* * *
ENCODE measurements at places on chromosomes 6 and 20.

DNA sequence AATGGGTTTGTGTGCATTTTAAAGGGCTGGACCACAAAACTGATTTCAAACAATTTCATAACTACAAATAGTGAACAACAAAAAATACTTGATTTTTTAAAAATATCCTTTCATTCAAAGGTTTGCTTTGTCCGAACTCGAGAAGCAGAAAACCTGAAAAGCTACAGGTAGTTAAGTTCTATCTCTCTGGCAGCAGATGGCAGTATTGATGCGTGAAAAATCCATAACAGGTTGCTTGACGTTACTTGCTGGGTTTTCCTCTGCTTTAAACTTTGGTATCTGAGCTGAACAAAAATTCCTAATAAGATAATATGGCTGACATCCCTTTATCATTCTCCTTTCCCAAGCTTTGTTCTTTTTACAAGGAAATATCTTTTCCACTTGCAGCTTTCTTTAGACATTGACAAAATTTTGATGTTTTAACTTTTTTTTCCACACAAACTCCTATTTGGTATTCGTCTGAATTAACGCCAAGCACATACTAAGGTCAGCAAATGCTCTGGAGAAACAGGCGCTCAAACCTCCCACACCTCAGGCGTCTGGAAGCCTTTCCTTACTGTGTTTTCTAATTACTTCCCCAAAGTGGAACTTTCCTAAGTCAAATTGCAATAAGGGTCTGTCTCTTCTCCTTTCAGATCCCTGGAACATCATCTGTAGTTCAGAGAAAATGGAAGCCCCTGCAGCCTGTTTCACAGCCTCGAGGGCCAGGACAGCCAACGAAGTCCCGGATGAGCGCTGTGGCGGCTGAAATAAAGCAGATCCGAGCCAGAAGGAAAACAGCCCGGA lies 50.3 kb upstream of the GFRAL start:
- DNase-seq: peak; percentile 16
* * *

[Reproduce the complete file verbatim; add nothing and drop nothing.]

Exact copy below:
ENCODE measurements at places on chromosomes 6 and 20.

DNA sequence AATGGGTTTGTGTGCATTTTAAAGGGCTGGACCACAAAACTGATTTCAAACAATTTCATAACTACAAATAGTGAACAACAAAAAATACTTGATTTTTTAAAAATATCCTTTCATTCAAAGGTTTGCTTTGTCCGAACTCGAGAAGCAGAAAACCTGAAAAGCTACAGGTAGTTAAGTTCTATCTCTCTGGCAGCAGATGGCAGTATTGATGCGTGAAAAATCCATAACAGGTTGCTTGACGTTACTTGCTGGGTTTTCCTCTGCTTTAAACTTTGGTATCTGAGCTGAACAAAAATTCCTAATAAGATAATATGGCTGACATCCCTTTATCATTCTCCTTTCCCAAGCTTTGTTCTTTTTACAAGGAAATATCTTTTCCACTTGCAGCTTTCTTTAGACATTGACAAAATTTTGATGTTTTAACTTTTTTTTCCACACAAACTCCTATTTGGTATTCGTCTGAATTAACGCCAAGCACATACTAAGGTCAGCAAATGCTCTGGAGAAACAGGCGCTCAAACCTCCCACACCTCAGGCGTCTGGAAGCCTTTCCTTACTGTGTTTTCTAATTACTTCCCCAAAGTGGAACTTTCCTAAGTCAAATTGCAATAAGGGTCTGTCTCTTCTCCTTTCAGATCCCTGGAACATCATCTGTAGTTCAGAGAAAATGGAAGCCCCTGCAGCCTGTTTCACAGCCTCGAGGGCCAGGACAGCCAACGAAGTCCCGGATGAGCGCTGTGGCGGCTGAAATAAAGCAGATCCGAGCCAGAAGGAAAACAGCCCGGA lies 50.3 kb upstream of the GFRAL start:
- DNase-seq: peak; percentile 16